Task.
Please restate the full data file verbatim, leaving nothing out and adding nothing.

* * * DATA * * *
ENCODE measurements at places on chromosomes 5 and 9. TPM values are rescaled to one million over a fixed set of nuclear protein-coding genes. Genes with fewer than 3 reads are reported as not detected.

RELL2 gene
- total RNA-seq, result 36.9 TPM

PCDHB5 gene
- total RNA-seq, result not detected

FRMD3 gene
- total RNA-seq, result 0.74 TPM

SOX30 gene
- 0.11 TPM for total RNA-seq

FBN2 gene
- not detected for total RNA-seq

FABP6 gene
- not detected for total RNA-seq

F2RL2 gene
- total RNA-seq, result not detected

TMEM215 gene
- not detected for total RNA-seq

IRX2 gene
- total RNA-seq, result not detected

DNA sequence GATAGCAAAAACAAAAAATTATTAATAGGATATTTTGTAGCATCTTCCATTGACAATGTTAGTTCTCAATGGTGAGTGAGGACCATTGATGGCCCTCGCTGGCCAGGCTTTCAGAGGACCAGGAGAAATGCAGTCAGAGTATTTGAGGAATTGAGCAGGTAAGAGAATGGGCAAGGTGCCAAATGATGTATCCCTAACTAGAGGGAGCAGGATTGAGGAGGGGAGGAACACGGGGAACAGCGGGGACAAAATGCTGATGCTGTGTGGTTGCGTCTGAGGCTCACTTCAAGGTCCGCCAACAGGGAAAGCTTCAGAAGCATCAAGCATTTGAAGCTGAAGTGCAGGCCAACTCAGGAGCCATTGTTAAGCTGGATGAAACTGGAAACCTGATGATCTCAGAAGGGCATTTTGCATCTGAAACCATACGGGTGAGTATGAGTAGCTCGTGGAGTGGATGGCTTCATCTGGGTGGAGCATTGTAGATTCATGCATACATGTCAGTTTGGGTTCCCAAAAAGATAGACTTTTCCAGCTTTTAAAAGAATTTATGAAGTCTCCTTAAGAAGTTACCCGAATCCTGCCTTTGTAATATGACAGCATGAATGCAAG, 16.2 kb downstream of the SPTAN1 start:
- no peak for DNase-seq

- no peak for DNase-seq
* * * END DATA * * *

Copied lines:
ENCODE measurements at places on chromosomes 5 and 9. TPM values are rescaled to one million over a fixed set of nuclear protein-coding genes. Genes with fewer than 3 reads are reported as not detected.

RELL2 gene
- total RNA-seq, result 36.9 TPM

PCDHB5 gene
- total RNA-seq, result not detected

FRMD3 gene
- total RNA-seq, result 0.74 TPM

SOX30 gene
- 0.11 TPM for total RNA-seq

FBN2 gene
- not detected for total RNA-seq

FABP6 gene
- not detected for total RNA-seq

F2RL2 gene
- total RNA-seq, result not detected

TMEM215 gene
- not detected for total RNA-seq

IRX2 gene
- total RNA-seq, result not detected

DNA sequence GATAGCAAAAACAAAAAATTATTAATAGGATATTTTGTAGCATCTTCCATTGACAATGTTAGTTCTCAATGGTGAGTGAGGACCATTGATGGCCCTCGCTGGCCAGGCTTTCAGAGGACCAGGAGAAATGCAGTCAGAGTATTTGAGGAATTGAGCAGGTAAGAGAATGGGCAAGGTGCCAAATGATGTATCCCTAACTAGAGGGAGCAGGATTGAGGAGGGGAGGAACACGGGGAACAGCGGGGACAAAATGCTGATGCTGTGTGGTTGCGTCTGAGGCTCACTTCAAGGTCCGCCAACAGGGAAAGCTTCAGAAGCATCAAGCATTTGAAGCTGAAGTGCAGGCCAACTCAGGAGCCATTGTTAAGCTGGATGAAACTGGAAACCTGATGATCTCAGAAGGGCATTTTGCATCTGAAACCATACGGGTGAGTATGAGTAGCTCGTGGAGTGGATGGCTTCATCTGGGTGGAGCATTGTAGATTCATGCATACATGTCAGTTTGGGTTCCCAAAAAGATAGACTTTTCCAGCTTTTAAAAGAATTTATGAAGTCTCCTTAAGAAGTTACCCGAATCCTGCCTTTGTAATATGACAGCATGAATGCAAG, 16.2 kb downstream of the SPTAN1 start:
- no peak for DNase-seq

- no peak for DNase-seq